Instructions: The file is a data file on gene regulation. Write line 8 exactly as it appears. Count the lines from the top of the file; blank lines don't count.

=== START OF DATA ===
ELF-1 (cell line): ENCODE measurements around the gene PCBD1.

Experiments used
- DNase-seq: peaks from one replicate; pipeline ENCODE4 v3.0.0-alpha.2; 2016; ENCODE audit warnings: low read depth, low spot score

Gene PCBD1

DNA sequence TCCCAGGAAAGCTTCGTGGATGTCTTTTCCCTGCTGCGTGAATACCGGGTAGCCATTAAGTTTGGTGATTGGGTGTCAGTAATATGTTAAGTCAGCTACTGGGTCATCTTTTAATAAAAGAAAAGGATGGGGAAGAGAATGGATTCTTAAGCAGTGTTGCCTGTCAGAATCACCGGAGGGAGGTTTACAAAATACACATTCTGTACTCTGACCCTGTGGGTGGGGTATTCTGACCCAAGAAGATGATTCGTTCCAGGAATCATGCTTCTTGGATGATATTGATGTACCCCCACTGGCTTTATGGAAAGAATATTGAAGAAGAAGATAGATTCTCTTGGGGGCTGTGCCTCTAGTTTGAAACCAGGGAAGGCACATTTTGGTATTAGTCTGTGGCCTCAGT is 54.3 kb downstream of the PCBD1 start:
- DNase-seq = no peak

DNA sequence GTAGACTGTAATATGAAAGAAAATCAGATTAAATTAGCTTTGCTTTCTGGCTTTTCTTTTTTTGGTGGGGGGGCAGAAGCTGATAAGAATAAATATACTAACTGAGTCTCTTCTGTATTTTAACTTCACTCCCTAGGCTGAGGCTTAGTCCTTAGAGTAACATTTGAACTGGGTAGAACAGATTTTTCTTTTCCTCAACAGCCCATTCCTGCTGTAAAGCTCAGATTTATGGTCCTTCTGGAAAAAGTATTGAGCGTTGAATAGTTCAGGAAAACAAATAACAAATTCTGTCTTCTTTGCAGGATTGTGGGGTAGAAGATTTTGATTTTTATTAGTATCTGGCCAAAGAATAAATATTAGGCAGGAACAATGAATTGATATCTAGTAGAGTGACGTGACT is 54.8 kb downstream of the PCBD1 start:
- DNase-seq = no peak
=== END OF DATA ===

- DNase-seq = no peak